Four Digital Learning Predictions for 2022
While we’re not exactly back to business as usual, the new normal has become slightly more normal. As we emerge from the uncertainty of last year, we indisputably find that the future of work has arrived. We see organizations easing out of crisis mode and getting back to long-term planning, and many are keen to keep a hybrid, if not fully remote, workforce in play. So, my colleagues and I had a conversation about what we were observing, and to answer the question we think is most pressing for the year to come: How do we build a workforce with skills for tomorrow while retaining the most qualified talent at the same time?
Here are our collective predictions for learning and development in 2022, and what your organization will need to do as you prepare the workforce of today with the skills for tomorrow
Your best talent will leave if you’re not investing in their skills.
Kristi Hummel, Chief People Officer
Sustaining your workforce is not enough. Retain top talent by reskilling and upskilling them to overcome skills gaps.
As the pandemic wore on, workers increasingly recognized that their time is valuable. The Great Resignation has taught us that employees want to do work that matters and is harmonious with their lives outside of the office. Learners are more vocal than ever about their desire for professional development within their company, and employers are picking up on this. According to The Year 2021 For Skilling: A Pulse Survey, 88% of businesses rated building skills and capabilities as the topmost priority.
Organizations that provide a way to transform the skills of their talent in a meaningful way, with a transparent career trajectory, see the most success in their learning and development mission. Because success isn’t about learning a single tool or process—a new and better tool will always come along. Success is about retaining talented individuals who are excited to learn with an infrastructure that enables them to do so. We’ve also seen a demand for greater internal mobility, not just from individuals; cohorts want to learn and skill up together. There are very measurable forms of learning that ultimately allow employees to take their new skills to different parts of the organization.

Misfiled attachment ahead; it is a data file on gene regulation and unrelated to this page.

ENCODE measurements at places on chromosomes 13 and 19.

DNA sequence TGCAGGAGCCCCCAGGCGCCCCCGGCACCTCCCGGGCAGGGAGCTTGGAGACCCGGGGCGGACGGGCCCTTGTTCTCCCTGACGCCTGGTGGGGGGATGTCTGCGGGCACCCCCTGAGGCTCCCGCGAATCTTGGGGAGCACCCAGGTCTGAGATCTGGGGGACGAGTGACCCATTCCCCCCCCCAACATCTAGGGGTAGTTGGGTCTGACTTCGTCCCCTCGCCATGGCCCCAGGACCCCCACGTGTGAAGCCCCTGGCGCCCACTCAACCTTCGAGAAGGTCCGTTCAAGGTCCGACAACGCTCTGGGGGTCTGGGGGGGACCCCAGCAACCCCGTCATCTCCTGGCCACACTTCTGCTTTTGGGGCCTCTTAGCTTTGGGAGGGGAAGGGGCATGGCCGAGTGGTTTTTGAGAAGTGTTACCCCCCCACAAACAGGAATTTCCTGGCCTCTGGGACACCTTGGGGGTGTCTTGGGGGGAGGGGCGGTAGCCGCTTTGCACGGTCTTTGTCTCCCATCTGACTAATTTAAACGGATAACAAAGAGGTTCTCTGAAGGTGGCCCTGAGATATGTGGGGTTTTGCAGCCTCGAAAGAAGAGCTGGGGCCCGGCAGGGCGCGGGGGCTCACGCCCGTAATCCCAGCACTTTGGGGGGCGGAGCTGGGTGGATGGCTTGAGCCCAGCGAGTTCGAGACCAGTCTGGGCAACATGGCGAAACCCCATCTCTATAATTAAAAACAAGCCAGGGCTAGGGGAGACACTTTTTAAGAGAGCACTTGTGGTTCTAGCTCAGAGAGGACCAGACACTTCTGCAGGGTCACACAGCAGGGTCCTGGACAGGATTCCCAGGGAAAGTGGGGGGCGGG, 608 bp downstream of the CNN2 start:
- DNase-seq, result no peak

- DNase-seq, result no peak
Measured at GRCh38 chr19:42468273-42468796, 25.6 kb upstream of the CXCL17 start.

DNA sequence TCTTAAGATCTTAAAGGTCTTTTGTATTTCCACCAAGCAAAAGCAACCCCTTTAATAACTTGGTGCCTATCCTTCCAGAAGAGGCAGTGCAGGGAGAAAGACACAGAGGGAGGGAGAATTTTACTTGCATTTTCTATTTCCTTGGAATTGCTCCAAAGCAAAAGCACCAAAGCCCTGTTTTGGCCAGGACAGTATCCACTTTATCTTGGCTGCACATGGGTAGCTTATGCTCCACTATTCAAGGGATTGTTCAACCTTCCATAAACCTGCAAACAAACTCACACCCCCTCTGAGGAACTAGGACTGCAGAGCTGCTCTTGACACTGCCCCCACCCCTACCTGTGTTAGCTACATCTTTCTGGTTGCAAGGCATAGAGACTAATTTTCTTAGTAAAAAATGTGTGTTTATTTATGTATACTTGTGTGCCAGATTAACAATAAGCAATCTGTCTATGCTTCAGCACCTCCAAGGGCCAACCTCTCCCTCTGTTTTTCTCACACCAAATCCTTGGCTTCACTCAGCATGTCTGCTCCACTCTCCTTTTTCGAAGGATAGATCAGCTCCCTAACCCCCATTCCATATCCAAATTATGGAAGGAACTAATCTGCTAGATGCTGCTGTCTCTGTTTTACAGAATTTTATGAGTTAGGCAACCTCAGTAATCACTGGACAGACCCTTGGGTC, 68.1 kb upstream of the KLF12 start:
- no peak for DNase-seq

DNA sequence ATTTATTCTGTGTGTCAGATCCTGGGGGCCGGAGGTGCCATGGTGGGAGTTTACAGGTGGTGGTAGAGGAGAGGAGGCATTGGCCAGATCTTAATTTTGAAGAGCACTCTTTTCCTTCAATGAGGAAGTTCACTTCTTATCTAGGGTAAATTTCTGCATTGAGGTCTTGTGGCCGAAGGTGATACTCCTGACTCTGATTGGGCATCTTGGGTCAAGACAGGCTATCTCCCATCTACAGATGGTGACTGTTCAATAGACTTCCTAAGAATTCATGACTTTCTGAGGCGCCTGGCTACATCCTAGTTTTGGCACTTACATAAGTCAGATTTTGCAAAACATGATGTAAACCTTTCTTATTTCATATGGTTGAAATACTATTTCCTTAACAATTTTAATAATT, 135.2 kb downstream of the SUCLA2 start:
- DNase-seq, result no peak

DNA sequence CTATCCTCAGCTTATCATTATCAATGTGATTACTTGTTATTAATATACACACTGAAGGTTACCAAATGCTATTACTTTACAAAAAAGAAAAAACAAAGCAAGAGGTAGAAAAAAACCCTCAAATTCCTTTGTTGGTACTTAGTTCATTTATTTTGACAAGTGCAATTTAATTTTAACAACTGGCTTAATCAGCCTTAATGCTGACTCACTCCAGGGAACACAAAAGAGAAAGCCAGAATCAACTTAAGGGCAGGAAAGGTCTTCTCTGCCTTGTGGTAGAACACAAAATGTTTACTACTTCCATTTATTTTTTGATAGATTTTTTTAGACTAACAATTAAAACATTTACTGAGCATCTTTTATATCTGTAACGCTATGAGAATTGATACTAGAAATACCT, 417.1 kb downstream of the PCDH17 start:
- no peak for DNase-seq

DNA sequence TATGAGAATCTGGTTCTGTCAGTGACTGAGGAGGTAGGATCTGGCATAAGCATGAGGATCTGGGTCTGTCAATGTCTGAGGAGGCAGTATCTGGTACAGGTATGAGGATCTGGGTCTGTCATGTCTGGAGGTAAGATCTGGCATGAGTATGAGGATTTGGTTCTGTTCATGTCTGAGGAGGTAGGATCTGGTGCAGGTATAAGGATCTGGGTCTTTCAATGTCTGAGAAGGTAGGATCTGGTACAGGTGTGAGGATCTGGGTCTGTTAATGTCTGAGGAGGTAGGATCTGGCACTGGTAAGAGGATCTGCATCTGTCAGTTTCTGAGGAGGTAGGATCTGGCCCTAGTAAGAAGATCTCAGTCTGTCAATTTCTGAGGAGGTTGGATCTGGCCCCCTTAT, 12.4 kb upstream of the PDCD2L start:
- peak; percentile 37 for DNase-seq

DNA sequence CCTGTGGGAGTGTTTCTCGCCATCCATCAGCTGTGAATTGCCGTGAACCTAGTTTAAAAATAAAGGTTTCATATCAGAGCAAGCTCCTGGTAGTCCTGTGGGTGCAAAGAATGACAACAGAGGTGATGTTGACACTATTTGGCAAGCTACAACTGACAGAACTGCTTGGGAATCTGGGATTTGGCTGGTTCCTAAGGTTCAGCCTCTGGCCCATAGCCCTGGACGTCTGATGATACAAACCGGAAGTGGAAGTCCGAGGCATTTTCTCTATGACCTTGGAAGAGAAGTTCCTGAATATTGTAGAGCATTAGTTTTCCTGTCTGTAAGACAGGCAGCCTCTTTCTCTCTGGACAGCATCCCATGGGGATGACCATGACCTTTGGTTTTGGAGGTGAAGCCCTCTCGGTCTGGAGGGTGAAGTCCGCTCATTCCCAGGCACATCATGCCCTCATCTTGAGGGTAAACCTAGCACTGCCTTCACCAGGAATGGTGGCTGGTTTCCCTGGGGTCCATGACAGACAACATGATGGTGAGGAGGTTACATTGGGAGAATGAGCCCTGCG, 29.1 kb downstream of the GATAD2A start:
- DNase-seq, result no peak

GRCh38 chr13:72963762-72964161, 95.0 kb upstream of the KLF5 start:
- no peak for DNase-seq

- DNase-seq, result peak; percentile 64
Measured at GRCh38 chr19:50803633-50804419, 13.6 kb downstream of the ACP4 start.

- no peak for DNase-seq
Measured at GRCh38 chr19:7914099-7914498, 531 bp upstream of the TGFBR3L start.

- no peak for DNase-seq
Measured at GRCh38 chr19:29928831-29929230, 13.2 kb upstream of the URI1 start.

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Collaborative, Immersive learning is the key to success as remote work and virtual collaboration become the norm.
Apratim Purakayastha, Chief Technology Officer
Another trend we’ve seen holding strong is that employees continue to seek enriching, community-driven experiences online, which directly applies to learning. In fact, the Brandon Hall Group found that because of their experience during the pandemic, 35% of organizations have applied approaches that make virtually-delivered instructor-led training more collaborative and social, similar to what one would expect through in-person learning.
Leaders must be open to creating meaningful and engaging programs using blended learning methods – which infuse self-paced, team-oriented, and instructor-led training, as well as live courses, hands-on labs, bootcamps, and more, to appeal to multiple training preferences and styles.
How do we provide systems and content so that socialization and learning all meld together into one system? Many organizations are looking at the success of gamer culture for inspiration. Gamers worldwide have wide social networks of people they’ve never met face to face but with who they collaborate seamlessly to achieve in-game tasks. Leaders are experimenting with novel and collaborative learning methods, such as using VR headsets for onboarding and live virtual strategy sessions. So, as we go into this new year, make time to review your learning and development mission and ensure its social and contains a variety of different learning types.
Personalized coaching will help the next generation of leaders stay ahead of the chaos.